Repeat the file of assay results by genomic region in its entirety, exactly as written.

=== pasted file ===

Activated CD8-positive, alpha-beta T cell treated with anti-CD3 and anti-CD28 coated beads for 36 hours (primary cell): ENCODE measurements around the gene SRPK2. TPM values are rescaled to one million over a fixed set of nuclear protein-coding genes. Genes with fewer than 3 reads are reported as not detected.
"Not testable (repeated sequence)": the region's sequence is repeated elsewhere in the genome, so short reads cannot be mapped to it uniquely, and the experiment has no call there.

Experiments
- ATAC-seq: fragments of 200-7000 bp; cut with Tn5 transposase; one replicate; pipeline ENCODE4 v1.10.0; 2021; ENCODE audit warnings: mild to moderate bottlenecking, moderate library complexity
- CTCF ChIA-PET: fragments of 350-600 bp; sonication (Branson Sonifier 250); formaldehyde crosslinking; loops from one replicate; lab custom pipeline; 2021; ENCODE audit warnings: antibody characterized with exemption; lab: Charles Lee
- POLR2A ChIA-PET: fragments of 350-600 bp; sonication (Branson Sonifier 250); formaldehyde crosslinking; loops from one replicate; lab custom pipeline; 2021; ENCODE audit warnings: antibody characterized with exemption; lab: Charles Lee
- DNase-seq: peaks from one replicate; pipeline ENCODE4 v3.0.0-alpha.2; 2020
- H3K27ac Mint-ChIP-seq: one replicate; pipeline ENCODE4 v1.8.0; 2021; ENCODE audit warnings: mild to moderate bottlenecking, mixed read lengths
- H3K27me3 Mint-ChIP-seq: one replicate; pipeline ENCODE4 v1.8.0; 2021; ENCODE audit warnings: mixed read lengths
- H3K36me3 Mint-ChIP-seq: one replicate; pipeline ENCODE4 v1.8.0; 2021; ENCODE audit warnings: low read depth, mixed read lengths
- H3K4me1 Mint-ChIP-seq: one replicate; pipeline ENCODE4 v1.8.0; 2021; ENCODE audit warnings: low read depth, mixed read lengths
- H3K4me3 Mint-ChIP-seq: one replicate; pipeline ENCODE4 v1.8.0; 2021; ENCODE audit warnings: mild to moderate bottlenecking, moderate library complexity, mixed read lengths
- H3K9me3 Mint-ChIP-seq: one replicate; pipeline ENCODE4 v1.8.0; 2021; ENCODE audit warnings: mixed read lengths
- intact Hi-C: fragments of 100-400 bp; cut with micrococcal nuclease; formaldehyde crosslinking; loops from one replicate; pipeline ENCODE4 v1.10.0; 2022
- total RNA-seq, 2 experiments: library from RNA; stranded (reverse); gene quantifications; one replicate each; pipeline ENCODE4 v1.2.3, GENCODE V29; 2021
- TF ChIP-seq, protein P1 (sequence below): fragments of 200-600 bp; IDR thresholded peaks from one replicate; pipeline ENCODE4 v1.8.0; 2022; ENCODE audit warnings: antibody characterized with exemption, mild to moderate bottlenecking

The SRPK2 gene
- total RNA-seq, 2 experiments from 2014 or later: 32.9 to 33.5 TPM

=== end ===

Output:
Activated CD8-positive, alpha-beta T cell treated with anti-CD3 and anti-CD28 coated beads for 36 hours (primary cell): ENCODE measurements around the gene SRPK2. TPM values are rescaled to one million over a fixed set of nuclear protein-coding genes. Genes with fewer than 3 reads are reported as not detected.
"Not testable (repeated sequence)": the region's sequence is repeated elsewhere in the genome, so short reads cannot be mapped to it uniquely, and the experiment has no call there.

Experiments
- ATAC-seq: fragments of 200-7000 bp; cut with Tn5 transposase; one replicate; pipeline ENCODE4 v1.10.0; 2021; ENCODE audit warnings: mild to moderate bottlenecking, moderate library complexity
- CTCF ChIA-PET: fragments of 350-600 bp; sonication (Branson Sonifier 250); formaldehyde crosslinking; loops from one replicate; lab custom pipeline; 2021; ENCODE audit warnings: antibody characterized with exemption; lab: Charles Lee
- POLR2A ChIA-PET: fragments of 350-600 bp; sonication (Branson Sonifier 250); formaldehyde crosslinking; loops from one replicate; lab custom pipeline; 2021; ENCODE audit warnings: antibody characterized with exemption; lab: Charles Lee
- DNase-seq: peaks from one replicate; pipeline ENCODE4 v3.0.0-alpha.2; 2020
- H3K27ac Mint-ChIP-seq: one replicate; pipeline ENCODE4 v1.8.0; 2021; ENCODE audit warnings: mild to moderate bottlenecking, mixed read lengths
- H3K27me3 Mint-ChIP-seq: one replicate; pipeline ENCODE4 v1.8.0; 2021; ENCODE audit warnings: mixed read lengths
- H3K36me3 Mint-ChIP-seq: one replicate; pipeline ENCODE4 v1.8.0; 2021; ENCODE audit warnings: low read depth, mixed read lengths
- H3K4me1 Mint-ChIP-seq: one replicate; pipeline ENCODE4 v1.8.0; 2021; ENCODE audit warnings: low read depth, mixed read lengths
- H3K4me3 Mint-ChIP-seq: one replicate; pipeline ENCODE4 v1.8.0; 2021; ENCODE audit warnings: mild to moderate bottlenecking, moderate library complexity, mixed read lengths
- H3K9me3 Mint-ChIP-seq: one replicate; pipeline ENCODE4 v1.8.0; 2021; ENCODE audit warnings: mixed read lengths
- intact Hi-C: fragments of 100-400 bp; cut with micrococcal nuclease; formaldehyde crosslinking; loops from one replicate; pipeline ENCODE4 v1.10.0; 2022
- total RNA-seq, 2 experiments: library from RNA; stranded (reverse); gene quantifications; one replicate each; pipeline ENCODE4 v1.2.3, GENCODE V29; 2021
- TF ChIP-seq, protein P1 (sequence below): fragments of 200-600 bp; IDR thresholded peaks from one replicate; pipeline ENCODE4 v1.8.0; 2022; ENCODE audit warnings: antibody characterized with exemption, mild to moderate bottlenecking

The SRPK2 gene
- total RNA-seq, 2 experiments from 2014 or later: 32.9 to 33.5 TPM